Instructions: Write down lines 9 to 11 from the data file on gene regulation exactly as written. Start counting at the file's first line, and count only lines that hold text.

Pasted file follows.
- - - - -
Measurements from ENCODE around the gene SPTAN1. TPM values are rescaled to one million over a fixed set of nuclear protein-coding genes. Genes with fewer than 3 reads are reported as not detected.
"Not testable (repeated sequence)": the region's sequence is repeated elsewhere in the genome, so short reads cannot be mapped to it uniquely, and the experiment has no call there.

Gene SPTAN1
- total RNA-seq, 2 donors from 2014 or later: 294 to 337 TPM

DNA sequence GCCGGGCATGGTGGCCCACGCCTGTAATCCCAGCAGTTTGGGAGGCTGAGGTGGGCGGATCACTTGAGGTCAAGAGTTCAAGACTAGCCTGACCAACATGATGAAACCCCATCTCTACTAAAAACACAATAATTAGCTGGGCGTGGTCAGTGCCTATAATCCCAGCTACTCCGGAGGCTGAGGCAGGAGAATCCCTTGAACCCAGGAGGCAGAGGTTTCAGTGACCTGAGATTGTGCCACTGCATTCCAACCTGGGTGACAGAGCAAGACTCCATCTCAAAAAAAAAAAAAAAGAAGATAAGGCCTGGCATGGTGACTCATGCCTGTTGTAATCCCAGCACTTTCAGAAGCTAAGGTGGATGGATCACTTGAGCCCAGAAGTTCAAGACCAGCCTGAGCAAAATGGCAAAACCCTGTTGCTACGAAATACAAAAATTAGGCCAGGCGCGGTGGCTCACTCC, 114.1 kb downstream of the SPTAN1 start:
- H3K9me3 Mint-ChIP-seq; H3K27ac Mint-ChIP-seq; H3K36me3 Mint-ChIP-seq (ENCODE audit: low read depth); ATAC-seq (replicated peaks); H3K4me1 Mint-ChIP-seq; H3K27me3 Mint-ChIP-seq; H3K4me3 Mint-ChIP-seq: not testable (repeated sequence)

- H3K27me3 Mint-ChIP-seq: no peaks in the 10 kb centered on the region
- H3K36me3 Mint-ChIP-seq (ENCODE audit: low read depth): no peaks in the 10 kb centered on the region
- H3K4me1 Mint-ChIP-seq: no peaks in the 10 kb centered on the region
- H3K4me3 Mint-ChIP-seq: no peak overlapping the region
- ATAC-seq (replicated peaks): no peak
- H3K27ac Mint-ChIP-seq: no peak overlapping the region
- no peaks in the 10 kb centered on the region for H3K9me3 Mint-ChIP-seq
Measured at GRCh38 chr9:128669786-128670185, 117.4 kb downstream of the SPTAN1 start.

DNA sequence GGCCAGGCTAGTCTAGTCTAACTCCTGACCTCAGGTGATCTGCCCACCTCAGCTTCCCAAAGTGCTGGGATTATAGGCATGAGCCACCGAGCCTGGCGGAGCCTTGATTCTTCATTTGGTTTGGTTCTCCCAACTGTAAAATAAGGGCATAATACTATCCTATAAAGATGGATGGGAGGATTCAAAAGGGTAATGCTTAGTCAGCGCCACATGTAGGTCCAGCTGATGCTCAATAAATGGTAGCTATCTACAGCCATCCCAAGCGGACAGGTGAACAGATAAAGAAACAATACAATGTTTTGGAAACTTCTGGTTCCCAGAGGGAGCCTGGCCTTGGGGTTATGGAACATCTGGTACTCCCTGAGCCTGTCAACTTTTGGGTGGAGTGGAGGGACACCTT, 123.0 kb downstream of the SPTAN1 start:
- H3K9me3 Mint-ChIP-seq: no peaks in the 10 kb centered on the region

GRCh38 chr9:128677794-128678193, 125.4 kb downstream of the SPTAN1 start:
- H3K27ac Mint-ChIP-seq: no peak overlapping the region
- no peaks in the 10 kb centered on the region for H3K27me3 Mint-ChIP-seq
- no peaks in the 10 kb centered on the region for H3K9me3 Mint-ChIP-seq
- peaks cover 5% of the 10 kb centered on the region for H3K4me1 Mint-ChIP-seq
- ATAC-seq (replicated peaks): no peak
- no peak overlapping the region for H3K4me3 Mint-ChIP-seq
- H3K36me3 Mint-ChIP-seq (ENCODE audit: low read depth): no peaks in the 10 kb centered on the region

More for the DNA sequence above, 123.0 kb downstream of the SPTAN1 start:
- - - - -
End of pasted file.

- H3K4me1 Mint-ChIP-seq: no peaks in the 10 kb centered on the region
- H3K4me3 Mint-ChIP-seq: no peak overlapping the region
- ATAC-seq (replicated peaks): no peak